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Hearts for rehabs

LIFESTYLE | Atlanta-area nonprofit serves children with disabilities

Brianna Landers (seated) is ushered into her remodeled living space. Niki Murphy Photography / Sunshine on a Ranney Day

Hearts for rehabs
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When Scott and Rebekah Landers adopted Brianna, a 4-day-old infant, in 2004, they had no idea the challenges that lay ahead. They knew Brianna weighed less than 7 pounds and had some minor health problems: Her biological mother’s placenta had ruptured before birth. But when she was only a few months old, Brianna developed cerebral palsy and epilepsy. One doctor predicted the girl would never see her first Christmas.

Almost 19 years later, Brianna (also known as “Breezy”) is a high school junior in Winder, Ga., with a bright grin and love for music, specifically a song whose lyrics go, “Let me tell you ’bout my Jesus.”

Until last year, Brianna slept on a hospital bed in the Landerses’ living room, since the bed would not fit through her bedroom door. Because she weighs 88 pounds and depends on a wheelchair, “I was getting kind of nervous about picking her up,” said Scott.

So, two years ago, the Landers family applied for a renovation with Sunshine on a Ranney Day, a nonprofit in Roswell, Ga., started by Peter and Holly Ranney. The organization provides bedroom and bathroom makeovers for children with disabilities. Because of Sunshine on a Ranney Day, children like Brianna can live comfortably despite severe infirmities.

Hudson is introduced to his dream bedroom and therapy room.

Hudson is introduced to his dream bedroom and therapy room. Vicki Alsup Photography/Sunshine on a Ranney Day

With design input from Brianna’s family, the Ranneys’ team designed a pink-and-white dream bedroom and bathroom for her last June, complete with a TV and accessible shower. One of the Ranneys’ project managers even brought Brianna a golden retriever puppy.

“We don’t believe anything happens without the Lord,” Scott Landers said. “I think with Brianna, it’s made us draw even closer to Him.”

Back in 2012, Peter Ranney worked in construction, and his wife Holly was a purchasing agent for Rooms To Go, a furniture store chain. A church sermon convicted the couple about using their expertise in a new way, and they felt God calling them to ­minister to kids with disabilities.

“You just kind of go by your gut feeling,” said Holly. “If doors are opening, then it’s the right thing to do.”

Nichole told the doctor, ‘You don’t know my God.’

One of their first big projects: a 2013 ­renovation of the home of Tripp Halstead, a toddler paralyzed by a falling tree during Hurricane Sandy. The Ranneys livestreamed the reveal for nearly 300,000 viewers, and Kids ‘R’ Kids gave the Ranneys a $50,000 check. “That made us realize that this was something bigger than just a hobby,” said Holly.

Since starting their nonprofit, the Ranneys have completed over 160 bedroom makeovers. Children ages 4 to 21 can be nominated for makeovers if they live within a 60-mile radius of Roswell. According to Holly, they receive hundreds of applications yearly, and it’s tough to narrow the list down to their yearly cap of 25 renovations. The Ranneys rely on donor support and partner with various local businesses. Mohawk Flooring provides all the floors, and Rooms To Go supplies furniture. The Ranneys have their own furniture store, and 100 percent of ­proceeds go to their nonprofit.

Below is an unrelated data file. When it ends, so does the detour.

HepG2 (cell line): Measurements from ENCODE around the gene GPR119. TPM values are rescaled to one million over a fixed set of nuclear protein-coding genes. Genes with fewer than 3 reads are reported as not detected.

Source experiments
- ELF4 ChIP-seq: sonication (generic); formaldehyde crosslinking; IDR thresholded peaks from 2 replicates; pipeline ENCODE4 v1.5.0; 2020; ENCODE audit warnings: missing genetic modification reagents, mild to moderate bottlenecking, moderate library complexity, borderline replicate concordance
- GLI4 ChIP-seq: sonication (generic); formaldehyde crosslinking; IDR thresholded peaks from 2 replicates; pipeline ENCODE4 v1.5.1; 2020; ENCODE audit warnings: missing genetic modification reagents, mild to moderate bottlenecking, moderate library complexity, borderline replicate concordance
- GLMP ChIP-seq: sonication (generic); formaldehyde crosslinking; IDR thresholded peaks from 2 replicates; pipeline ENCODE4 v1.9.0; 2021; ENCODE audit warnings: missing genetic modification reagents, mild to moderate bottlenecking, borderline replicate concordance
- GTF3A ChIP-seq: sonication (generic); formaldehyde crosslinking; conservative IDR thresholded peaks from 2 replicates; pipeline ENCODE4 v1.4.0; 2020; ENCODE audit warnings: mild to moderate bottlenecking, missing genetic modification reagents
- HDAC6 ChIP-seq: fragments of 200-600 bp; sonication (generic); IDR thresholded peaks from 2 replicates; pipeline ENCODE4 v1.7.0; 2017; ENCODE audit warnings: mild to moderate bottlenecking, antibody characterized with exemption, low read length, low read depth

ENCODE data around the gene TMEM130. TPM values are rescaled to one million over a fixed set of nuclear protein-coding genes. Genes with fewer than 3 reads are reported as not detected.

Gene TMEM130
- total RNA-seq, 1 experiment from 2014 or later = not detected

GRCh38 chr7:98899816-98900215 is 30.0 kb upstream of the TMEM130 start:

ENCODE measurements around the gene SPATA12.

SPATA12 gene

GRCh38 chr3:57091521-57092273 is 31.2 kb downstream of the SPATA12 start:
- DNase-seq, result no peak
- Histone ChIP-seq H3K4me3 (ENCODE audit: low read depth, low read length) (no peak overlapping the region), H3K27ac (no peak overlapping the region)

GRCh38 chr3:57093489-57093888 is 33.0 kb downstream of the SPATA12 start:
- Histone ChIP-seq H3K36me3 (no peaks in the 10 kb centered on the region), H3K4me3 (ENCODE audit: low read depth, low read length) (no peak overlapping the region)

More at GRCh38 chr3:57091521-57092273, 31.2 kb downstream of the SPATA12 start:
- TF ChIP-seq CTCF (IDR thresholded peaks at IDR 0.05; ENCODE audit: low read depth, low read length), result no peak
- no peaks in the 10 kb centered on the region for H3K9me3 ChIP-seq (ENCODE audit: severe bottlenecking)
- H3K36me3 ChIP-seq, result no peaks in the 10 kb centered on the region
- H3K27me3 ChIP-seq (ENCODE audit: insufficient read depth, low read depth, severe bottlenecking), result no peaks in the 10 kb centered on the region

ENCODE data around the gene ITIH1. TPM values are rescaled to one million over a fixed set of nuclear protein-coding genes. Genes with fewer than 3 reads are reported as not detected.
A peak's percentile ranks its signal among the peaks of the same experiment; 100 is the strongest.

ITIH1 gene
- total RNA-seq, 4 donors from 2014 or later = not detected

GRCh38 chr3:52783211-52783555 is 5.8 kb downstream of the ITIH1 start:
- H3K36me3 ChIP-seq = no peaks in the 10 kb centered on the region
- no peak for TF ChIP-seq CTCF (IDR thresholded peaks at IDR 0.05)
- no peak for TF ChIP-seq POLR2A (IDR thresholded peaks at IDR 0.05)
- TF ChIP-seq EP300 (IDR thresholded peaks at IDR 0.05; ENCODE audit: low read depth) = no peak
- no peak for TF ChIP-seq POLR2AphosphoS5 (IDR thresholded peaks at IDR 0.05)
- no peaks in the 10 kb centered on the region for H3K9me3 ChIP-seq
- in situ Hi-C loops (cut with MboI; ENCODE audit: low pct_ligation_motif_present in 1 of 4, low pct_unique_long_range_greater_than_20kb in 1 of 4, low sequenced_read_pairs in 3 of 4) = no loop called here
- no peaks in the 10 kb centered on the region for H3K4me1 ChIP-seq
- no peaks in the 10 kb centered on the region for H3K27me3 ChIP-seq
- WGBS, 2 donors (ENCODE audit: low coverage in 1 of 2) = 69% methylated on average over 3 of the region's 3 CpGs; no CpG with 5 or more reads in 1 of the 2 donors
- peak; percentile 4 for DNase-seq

Sometimes, children get bedrooms made to look like an enchanted forest or a princess’s castle. Some get slides or basketball hoops. Other makeovers include therapy rooms—like the one for 5-year-old Hudson Carver.

Cyrus, another room makeover recipient, and his family react to his remodeled space.

Cyrus, another room makeover recipient, and his family react to his remodeled space. Pear Tree Photography/Sunshine on a Ranney Day

At 9 months old, Hudson was diagnosed with Gaucher disease, a rare genetic disorder that prevents a person’s body from flushing out toxins that build up in the liver and spleen. According to his mother, Nichole, there was one geneticist in Georgia who could treat him, but the physician recommended putting Hudson on hospice. Nichole told the doctor, “You don’t know my God.” The family instead found a geneticist in Washington, D.C., who has treated Hudson ever since. “It has been a challenge through and through,” said Nichole. “But God never promised us an easy life.”

After Hudson had a 27-day hospital stay in December 2021, the Carvers applied to Sunshine on a Ranney Day. Their renovation was completed in March of this year, and Hudson, who had slept in his parents’ room since infancy, now has his own Georgia Bulldogs–themed bedroom. He also has a remodeled therapy room that includes a mini ball pit and climbing wall, allowing therapists to work with Hudson in-house.

Earlier this year, Hudson received a new diagnosis. “It’s not good,” said Nichole. At the same time, the Carvers are thankful for the therapy room, and they’re hopeful God will continue to work. “I want Him to make sure Hudson’s living his best life,” said Nichole. “We’re all enjoying the space together as a family. That’s great not only for Hudson but all of us.”

Bekah McCallum

Bekah is a reviewer, reporter, and editorial assistant at WORLD. She is a graduate of World Journalism Institute and Anderson University.


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